JZ Before we finish this conversation, let’s go back to what you said at the beginning: “I wanted to pass through all the details, the side corridors of the story, to set off and come back again, to get lost.” How did you finally find the way out of the labyrinth of your own writing?

GG Actually, I’m not sure I have found my way out yet. I’m trying various things. I wrote a libretto for an opera. I’d never done that before. I sent the characters, the perfect couple, to Mars in a rocket ship as small as a washing machine. I’m writing poetry again. I stroll around aimlessly. I’m planning for my next novel to be cold, short, with terse phrases, and clear from beginning to end. But I don’t think I’ll stick to these plans. Because the labyrinth is truly in language. Sometimes it’s not simply that the Minotaur is in the labyrinth, but that the labyrinth is in the Minotaur.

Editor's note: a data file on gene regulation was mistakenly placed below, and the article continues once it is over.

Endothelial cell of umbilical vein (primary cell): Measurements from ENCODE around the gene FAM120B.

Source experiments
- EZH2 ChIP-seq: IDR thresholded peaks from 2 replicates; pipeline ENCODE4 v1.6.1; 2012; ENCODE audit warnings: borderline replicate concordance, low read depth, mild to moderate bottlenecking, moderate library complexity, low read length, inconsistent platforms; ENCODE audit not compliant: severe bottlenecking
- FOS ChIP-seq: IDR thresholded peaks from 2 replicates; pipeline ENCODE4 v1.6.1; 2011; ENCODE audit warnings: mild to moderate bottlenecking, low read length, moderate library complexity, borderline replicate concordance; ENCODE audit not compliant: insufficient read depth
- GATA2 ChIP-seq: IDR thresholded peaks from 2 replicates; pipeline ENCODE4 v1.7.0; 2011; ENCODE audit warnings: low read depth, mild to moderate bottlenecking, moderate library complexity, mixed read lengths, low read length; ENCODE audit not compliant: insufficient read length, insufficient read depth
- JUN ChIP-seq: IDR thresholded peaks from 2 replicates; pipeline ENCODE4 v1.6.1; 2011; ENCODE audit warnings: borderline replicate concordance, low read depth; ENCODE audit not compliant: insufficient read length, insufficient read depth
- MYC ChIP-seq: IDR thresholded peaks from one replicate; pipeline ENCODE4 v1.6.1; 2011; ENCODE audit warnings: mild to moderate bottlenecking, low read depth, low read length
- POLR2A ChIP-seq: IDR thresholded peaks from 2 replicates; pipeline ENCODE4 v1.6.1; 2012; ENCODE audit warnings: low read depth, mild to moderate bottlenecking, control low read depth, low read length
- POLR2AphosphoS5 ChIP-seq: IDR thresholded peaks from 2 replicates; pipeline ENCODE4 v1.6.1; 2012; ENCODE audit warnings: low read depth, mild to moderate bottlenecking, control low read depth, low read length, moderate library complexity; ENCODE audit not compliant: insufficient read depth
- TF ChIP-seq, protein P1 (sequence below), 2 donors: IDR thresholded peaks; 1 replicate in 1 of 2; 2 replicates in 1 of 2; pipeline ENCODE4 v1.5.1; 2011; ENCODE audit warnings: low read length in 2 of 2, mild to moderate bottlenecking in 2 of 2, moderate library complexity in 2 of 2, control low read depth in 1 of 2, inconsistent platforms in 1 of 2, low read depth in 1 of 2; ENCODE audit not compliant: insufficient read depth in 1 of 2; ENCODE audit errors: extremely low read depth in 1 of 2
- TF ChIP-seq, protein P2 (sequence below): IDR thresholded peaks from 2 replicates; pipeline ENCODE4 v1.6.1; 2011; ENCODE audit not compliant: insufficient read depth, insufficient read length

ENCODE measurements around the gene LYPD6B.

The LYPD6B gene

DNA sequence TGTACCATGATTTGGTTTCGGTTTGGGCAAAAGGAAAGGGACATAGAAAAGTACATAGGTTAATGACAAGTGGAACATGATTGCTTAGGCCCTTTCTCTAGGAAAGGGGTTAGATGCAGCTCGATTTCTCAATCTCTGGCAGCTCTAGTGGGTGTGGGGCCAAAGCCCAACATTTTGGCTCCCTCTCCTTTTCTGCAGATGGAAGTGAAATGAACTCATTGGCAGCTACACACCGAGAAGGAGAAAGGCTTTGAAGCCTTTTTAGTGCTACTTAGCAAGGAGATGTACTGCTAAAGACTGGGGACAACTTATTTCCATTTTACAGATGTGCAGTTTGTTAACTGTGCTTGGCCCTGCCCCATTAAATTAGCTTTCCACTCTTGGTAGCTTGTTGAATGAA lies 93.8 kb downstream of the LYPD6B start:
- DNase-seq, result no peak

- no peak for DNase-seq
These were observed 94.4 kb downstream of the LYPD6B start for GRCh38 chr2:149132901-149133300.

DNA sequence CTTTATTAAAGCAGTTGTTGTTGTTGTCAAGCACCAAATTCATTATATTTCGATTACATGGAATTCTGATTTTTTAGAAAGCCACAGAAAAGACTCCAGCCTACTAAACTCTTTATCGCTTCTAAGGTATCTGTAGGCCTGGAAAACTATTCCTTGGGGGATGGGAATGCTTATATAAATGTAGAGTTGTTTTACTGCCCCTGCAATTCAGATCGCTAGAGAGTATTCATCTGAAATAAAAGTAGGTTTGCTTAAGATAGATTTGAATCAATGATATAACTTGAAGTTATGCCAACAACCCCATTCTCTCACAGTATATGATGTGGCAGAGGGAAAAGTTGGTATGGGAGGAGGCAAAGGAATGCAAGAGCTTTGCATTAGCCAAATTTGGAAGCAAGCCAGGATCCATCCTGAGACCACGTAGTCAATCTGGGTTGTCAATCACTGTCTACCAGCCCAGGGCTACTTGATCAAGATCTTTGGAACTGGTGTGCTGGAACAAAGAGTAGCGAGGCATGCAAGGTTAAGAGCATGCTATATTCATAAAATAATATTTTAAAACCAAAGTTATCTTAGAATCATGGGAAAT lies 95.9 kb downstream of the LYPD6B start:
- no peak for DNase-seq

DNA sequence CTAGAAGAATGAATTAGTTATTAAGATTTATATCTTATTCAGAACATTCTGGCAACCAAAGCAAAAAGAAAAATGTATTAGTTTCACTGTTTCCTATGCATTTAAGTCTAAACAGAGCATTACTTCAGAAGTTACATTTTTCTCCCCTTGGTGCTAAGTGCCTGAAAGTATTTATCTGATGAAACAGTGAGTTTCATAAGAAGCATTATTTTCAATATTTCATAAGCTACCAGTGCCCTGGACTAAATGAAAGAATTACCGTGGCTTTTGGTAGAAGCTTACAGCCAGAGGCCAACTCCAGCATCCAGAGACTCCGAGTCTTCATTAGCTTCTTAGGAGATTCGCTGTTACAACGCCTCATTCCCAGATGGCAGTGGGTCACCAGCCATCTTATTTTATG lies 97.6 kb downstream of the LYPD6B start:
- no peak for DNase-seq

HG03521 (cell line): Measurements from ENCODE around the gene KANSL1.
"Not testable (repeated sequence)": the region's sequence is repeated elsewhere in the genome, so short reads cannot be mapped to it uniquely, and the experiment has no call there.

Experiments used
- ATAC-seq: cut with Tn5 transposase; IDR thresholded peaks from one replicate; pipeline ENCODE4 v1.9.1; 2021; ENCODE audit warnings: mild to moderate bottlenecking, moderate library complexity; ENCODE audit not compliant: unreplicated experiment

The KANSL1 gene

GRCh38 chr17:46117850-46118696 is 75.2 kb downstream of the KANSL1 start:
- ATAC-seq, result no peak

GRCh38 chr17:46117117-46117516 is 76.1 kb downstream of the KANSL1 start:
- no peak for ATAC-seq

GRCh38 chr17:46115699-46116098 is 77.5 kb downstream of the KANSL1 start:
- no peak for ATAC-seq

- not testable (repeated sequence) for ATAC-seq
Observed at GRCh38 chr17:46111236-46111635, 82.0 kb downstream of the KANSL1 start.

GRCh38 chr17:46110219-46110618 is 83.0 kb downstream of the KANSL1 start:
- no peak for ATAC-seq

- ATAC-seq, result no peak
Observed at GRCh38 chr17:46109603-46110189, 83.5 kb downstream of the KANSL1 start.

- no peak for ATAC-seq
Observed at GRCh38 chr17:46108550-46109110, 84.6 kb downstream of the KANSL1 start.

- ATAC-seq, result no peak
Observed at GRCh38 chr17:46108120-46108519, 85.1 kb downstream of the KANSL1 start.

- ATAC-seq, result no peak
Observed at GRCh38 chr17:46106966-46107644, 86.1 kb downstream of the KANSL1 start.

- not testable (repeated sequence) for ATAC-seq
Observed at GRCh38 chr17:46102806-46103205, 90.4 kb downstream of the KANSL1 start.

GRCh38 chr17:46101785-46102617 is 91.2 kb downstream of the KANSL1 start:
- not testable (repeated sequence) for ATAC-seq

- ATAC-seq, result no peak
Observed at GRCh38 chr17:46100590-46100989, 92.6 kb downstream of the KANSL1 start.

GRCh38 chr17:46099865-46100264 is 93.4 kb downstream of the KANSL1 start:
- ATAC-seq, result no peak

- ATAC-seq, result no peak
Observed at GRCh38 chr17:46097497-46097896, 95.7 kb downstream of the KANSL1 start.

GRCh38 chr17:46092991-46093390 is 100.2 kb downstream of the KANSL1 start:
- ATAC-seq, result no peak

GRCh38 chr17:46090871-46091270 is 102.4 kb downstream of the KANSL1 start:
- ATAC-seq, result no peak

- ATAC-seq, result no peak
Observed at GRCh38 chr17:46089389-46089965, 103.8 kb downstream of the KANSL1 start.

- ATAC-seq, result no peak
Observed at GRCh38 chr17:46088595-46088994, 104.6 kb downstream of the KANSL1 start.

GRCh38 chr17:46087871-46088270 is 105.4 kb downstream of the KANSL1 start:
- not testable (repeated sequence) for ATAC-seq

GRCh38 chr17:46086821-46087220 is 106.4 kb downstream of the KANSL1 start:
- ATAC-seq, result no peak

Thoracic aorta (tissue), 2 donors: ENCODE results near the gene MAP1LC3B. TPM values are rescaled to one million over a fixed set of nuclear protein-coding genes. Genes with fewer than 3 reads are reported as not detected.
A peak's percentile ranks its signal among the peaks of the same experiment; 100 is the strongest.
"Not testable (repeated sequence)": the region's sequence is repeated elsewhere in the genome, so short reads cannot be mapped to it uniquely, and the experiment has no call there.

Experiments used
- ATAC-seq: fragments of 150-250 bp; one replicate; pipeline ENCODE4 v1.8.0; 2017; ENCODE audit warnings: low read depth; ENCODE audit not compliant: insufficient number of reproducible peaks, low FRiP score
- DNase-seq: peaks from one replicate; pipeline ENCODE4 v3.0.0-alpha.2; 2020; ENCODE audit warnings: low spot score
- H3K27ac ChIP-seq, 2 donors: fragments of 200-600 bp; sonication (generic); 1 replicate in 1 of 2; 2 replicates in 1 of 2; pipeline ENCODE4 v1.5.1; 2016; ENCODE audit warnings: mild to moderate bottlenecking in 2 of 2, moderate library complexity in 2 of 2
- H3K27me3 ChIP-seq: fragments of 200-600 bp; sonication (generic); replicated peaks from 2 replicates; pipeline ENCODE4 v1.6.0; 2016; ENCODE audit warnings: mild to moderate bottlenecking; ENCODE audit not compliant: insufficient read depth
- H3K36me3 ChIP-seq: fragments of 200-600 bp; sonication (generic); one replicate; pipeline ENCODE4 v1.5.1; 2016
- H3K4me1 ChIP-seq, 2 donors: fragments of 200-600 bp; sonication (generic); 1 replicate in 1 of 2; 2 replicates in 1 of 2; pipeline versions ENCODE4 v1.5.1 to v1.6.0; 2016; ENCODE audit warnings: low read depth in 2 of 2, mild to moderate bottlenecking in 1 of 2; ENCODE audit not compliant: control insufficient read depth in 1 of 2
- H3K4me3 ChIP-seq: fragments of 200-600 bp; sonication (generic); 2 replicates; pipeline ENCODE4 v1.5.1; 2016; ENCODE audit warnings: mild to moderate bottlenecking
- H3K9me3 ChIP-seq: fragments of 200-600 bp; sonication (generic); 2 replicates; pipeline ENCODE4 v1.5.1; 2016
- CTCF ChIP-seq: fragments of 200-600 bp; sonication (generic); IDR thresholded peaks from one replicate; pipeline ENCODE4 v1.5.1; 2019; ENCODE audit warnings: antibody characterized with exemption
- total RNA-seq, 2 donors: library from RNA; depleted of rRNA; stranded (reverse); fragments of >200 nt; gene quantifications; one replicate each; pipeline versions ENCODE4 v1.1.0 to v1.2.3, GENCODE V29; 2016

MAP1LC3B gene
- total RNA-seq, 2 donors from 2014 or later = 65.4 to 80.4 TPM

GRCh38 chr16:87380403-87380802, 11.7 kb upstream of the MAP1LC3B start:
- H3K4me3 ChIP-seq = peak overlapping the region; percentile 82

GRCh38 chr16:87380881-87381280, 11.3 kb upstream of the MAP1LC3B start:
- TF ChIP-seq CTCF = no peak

Translated from the Bulgarian by Angela Rodel

Georgi Gospodinov lives and works in Sofia, Bulgaria. His second novel, The Physics of Sorrow, is forthcoming from Open Letter. Natural Novel was published by Dalkey Archive Press in 2005, and his short fiction collection, And Other Stories, was published by Northwestern University Press in 2007.

Jeffrey Zuckerman is Digital Editor at Music & Literature Magazine. His writing and translations have appeared in Tin House, The New Inquiry, Best European Fiction, The Los Angeles Review of Books, and The White Review.